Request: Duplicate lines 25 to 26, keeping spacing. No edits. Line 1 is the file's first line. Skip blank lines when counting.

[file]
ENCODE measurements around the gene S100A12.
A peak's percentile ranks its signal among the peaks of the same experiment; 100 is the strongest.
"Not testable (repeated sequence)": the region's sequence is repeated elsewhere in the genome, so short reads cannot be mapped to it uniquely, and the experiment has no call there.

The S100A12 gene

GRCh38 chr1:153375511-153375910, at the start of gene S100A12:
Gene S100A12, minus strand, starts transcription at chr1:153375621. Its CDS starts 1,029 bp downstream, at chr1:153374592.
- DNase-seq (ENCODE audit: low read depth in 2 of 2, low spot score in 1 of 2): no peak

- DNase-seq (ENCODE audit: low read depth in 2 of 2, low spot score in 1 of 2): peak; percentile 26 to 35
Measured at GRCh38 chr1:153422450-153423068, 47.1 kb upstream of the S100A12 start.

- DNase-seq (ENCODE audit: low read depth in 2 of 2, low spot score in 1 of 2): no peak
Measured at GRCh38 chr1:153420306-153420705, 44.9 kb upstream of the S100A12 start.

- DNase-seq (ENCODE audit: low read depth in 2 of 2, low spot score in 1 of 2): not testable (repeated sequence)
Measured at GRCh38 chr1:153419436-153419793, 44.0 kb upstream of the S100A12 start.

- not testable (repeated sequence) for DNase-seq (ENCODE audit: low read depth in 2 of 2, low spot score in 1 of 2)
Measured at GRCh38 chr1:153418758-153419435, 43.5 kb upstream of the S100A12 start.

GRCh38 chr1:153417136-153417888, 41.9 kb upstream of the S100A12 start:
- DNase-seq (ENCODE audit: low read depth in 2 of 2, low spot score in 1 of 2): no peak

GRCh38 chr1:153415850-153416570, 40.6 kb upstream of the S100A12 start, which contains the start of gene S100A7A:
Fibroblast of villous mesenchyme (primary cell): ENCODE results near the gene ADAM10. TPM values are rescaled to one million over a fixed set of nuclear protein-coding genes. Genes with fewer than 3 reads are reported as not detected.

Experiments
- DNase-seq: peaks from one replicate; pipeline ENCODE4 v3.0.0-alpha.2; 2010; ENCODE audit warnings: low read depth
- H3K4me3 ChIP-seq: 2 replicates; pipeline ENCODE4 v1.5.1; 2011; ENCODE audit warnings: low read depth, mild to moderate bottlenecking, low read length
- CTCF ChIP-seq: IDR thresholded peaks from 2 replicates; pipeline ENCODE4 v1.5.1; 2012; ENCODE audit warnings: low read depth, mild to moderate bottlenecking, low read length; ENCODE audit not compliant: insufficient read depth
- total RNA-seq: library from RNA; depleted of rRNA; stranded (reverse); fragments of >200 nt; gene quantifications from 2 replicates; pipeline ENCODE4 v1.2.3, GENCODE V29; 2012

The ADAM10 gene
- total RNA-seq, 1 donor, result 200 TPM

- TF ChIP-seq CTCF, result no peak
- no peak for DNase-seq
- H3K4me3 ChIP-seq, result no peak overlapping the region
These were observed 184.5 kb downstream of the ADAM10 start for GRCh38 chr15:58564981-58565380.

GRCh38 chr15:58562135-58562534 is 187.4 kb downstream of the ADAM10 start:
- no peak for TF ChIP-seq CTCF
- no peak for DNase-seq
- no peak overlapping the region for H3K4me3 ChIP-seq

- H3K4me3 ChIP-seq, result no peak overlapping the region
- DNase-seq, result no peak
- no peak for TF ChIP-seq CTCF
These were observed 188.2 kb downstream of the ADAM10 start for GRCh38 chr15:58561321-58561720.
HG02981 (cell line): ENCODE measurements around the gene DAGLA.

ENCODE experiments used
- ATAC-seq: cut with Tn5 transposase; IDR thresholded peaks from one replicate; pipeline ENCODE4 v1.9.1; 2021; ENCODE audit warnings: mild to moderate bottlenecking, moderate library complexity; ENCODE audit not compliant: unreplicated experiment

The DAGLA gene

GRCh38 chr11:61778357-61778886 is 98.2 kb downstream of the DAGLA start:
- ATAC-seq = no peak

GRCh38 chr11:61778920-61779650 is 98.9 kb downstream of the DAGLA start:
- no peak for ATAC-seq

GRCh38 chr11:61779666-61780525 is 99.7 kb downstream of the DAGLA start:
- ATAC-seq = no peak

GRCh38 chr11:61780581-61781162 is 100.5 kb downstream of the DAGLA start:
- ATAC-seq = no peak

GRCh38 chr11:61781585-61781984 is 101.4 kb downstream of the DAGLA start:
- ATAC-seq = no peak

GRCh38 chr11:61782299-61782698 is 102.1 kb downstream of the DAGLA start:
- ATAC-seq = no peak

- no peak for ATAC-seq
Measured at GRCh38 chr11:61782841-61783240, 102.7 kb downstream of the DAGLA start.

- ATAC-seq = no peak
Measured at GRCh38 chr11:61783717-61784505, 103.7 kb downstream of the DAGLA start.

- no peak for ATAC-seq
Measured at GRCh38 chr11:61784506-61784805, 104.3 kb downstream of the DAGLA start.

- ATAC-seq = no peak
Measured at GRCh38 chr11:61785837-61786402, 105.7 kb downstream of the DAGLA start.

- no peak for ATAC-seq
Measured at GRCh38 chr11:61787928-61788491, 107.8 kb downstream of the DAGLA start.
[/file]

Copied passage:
The ADAM10 gene
- total RNA-seq, 1 donor, result 200 TPM